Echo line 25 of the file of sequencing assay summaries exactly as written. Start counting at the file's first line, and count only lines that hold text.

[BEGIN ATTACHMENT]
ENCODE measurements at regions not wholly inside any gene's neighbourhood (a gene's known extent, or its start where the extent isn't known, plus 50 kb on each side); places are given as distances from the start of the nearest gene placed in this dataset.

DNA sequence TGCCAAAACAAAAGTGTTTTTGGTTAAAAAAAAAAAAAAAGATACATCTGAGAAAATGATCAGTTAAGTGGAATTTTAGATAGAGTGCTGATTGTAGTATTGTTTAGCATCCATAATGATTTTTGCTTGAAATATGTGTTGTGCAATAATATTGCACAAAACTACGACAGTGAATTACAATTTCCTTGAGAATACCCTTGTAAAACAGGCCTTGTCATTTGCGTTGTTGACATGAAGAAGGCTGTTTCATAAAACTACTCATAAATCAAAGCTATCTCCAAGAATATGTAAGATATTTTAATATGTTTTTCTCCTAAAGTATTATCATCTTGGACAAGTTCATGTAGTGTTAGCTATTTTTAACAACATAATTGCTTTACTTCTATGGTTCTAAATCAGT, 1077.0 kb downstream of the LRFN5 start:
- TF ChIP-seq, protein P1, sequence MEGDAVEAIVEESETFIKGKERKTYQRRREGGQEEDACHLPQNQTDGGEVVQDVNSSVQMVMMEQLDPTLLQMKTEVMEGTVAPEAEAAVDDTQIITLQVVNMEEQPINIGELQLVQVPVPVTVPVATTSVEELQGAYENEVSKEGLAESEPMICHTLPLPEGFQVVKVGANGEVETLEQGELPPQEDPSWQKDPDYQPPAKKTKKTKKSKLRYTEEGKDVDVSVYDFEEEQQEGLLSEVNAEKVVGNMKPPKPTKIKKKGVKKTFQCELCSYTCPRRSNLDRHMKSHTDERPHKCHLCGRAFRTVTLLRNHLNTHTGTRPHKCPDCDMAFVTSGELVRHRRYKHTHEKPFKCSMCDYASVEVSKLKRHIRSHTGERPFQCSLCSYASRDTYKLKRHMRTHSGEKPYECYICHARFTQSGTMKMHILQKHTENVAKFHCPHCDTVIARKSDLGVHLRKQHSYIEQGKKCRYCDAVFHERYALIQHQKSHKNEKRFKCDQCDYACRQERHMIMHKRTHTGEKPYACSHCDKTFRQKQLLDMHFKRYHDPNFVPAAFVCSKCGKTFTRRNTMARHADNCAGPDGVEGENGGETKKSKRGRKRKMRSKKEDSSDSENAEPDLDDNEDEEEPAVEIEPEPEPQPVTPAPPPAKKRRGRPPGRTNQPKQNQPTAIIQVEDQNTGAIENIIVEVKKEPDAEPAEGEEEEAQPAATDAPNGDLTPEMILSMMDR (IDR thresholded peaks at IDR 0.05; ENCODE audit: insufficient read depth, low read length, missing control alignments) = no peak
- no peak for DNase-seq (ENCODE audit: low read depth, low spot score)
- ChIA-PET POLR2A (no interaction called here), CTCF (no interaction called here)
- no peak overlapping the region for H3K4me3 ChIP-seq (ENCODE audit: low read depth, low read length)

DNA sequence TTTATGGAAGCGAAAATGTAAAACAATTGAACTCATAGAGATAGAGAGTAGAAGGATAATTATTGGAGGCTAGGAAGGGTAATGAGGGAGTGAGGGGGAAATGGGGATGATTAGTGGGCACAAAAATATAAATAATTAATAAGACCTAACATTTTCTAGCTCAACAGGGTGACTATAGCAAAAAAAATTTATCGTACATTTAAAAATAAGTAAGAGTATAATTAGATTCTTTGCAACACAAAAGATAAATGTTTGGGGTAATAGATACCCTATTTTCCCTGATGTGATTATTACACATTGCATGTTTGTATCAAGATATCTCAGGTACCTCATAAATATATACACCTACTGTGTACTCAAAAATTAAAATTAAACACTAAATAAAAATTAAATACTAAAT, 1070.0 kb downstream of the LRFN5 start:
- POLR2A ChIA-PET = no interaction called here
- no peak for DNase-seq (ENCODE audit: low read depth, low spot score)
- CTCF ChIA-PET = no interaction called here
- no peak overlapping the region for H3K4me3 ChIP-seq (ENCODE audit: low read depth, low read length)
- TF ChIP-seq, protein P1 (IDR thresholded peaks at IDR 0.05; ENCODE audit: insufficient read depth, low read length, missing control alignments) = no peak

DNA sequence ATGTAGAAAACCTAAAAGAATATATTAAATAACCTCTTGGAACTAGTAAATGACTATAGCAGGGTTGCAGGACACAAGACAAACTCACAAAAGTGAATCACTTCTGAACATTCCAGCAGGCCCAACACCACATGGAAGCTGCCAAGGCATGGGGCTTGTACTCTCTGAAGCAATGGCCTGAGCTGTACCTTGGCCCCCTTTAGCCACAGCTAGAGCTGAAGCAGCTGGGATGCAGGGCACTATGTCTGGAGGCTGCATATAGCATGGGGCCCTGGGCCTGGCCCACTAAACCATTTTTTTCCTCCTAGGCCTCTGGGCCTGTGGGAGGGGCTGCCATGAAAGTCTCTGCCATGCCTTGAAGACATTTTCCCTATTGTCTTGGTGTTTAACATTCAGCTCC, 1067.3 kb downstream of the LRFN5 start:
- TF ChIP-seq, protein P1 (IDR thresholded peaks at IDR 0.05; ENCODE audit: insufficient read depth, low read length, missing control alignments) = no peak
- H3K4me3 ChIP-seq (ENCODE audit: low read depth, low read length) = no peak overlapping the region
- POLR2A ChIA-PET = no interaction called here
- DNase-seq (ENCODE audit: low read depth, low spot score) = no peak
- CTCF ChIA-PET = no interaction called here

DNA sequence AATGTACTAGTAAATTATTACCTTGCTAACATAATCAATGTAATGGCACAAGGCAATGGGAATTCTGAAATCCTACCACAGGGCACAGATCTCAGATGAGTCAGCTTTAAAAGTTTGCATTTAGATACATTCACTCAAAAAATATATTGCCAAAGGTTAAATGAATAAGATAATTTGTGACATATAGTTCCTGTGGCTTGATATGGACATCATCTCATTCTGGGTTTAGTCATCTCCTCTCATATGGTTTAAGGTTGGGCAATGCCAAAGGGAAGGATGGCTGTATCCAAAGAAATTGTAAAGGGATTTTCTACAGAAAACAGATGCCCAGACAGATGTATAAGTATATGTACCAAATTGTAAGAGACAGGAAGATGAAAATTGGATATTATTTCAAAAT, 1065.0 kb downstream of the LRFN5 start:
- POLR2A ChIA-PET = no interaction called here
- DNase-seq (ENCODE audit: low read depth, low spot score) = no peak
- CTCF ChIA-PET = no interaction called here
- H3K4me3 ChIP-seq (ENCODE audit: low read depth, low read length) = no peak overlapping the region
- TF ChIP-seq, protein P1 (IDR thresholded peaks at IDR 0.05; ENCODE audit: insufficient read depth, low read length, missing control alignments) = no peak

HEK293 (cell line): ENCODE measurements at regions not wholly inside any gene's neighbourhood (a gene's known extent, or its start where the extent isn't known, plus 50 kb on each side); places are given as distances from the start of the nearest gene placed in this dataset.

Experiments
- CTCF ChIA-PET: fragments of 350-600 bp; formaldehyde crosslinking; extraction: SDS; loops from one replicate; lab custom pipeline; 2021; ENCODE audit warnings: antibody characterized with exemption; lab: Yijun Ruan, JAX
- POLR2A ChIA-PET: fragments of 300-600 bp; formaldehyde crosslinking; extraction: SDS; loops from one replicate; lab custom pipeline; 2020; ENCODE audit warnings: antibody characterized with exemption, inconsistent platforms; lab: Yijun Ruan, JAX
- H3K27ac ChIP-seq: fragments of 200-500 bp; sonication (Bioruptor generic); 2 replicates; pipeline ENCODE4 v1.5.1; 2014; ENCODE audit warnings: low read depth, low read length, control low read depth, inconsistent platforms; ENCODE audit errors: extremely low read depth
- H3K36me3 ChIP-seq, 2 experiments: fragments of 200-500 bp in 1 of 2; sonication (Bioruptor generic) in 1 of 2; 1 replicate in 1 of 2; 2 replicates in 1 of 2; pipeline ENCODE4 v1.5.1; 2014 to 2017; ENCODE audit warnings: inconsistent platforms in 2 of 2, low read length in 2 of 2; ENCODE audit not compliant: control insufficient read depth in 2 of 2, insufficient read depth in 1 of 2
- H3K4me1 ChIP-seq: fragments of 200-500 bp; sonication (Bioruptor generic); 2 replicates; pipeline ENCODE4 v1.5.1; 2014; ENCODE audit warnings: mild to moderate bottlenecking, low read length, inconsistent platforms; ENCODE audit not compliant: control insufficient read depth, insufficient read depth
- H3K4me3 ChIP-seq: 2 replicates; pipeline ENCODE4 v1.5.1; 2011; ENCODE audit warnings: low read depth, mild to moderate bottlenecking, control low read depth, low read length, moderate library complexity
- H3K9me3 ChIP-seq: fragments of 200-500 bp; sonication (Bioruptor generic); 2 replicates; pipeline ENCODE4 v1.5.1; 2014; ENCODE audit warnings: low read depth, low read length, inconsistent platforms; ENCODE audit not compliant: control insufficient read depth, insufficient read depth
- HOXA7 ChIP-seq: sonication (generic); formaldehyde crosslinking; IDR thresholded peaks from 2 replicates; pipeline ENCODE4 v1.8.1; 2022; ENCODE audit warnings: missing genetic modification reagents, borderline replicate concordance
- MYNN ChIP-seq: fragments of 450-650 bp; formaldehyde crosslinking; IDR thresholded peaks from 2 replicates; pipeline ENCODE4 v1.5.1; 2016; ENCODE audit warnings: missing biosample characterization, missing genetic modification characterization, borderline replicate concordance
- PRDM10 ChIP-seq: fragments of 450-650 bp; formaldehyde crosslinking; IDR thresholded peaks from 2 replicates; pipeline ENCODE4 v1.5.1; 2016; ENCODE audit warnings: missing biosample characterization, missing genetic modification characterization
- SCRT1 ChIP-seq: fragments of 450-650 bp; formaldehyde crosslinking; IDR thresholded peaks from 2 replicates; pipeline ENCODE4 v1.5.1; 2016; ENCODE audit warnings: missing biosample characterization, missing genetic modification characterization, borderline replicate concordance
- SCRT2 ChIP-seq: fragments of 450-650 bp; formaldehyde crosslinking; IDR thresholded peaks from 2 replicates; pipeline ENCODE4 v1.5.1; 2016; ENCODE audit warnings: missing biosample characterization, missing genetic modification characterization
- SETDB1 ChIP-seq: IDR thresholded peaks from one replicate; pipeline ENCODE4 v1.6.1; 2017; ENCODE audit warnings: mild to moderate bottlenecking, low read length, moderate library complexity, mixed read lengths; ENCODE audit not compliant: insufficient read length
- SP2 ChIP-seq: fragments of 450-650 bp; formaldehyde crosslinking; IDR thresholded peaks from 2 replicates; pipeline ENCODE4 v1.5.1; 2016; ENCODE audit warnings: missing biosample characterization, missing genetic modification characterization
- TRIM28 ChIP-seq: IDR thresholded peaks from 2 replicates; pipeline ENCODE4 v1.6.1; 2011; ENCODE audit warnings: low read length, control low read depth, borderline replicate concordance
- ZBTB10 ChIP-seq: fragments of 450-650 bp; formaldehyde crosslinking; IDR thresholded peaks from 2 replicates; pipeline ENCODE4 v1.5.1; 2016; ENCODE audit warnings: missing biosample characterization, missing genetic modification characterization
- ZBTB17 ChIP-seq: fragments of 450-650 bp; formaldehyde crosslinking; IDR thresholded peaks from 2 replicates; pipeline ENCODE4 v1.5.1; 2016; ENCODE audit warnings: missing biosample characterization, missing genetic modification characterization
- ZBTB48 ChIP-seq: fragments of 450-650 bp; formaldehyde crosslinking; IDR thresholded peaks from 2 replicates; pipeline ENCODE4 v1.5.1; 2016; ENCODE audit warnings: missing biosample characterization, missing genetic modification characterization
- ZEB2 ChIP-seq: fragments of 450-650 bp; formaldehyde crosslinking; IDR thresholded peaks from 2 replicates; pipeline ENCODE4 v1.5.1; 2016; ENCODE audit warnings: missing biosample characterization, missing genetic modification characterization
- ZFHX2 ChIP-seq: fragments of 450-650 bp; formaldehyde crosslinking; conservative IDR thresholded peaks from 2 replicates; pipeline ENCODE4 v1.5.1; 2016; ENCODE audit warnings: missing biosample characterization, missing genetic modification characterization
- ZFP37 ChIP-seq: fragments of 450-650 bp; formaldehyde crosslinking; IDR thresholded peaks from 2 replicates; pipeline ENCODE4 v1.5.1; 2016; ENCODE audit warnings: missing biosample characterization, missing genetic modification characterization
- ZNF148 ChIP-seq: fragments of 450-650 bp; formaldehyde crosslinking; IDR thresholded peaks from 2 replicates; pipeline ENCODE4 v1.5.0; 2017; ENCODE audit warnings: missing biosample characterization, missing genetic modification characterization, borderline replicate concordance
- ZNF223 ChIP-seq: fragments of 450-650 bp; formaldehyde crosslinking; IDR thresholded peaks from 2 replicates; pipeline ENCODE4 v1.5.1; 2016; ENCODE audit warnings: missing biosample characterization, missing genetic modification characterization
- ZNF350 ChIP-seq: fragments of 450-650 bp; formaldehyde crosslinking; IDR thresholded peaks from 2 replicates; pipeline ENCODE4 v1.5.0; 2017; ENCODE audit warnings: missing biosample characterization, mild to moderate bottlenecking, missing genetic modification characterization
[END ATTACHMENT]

HEK293 (cell line): ENCODE measurements at regions not wholly inside any gene's neighbourhood (a gene's known extent, or its start where the extent isn't known, plus 50 kb on each side); places are given as distances from the start of the nearest gene placed in this dataset.